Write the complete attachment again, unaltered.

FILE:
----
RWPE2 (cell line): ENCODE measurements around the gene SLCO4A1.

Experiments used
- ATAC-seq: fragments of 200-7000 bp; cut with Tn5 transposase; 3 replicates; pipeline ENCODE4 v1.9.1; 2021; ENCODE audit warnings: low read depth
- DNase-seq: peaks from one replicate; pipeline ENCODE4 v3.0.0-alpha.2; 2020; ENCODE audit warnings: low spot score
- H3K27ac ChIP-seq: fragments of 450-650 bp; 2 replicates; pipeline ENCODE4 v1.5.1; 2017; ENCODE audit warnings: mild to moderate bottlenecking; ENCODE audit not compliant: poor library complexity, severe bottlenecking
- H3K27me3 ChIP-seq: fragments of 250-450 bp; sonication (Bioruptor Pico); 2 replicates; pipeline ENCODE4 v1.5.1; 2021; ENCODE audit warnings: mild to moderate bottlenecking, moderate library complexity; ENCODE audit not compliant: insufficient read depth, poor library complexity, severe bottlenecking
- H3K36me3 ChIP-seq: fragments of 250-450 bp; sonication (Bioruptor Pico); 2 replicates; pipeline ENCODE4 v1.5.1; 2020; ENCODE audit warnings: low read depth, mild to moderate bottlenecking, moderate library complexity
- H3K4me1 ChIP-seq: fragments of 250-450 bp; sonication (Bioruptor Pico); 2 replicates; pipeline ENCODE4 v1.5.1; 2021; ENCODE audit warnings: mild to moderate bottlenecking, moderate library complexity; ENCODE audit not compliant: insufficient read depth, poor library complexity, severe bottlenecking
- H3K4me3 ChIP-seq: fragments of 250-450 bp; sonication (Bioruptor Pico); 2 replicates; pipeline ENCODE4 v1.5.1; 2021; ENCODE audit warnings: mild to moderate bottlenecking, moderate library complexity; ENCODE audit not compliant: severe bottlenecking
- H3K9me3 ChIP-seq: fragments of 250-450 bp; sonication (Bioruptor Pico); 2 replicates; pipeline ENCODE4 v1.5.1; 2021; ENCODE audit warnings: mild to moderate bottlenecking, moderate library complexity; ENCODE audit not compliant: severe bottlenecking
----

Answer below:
RWPE2 (cell line): ENCODE measurements around the gene SLCO4A1.

Experiments used
- ATAC-seq: fragments of 200-7000 bp; cut with Tn5 transposase; 3 replicates; pipeline ENCODE4 v1.9.1; 2021; ENCODE audit warnings: low read depth
- DNase-seq: peaks from one replicate; pipeline ENCODE4 v3.0.0-alpha.2; 2020; ENCODE audit warnings: low spot score
- H3K27ac ChIP-seq: fragments of 450-650 bp; 2 replicates; pipeline ENCODE4 v1.5.1; 2017; ENCODE audit warnings: mild to moderate bottlenecking; ENCODE audit not compliant: poor library complexity, severe bottlenecking
- H3K27me3 ChIP-seq: fragments of 250-450 bp; sonication (Bioruptor Pico); 2 replicates; pipeline ENCODE4 v1.5.1; 2021; ENCODE audit warnings: mild to moderate bottlenecking, moderate library complexity; ENCODE audit not compliant: insufficient read depth, poor library complexity, severe bottlenecking
- H3K36me3 ChIP-seq: fragments of 250-450 bp; sonication (Bioruptor Pico); 2 replicates; pipeline ENCODE4 v1.5.1; 2020; ENCODE audit warnings: low read depth, mild to moderate bottlenecking, moderate library complexity
- H3K4me1 ChIP-seq: fragments of 250-450 bp; sonication (Bioruptor Pico); 2 replicates; pipeline ENCODE4 v1.5.1; 2021; ENCODE audit warnings: mild to moderate bottlenecking, moderate library complexity; ENCODE audit not compliant: insufficient read depth, poor library complexity, severe bottlenecking
- H3K4me3 ChIP-seq: fragments of 250-450 bp; sonication (Bioruptor Pico); 2 replicates; pipeline ENCODE4 v1.5.1; 2021; ENCODE audit warnings: mild to moderate bottlenecking, moderate library complexity; ENCODE audit not compliant: severe bottlenecking
- H3K9me3 ChIP-seq: fragments of 250-450 bp; sonication (Bioruptor Pico); 2 replicates; pipeline ENCODE4 v1.5.1; 2021; ENCODE audit warnings: mild to moderate bottlenecking, moderate library complexity; ENCODE audit not compliant: severe bottlenecking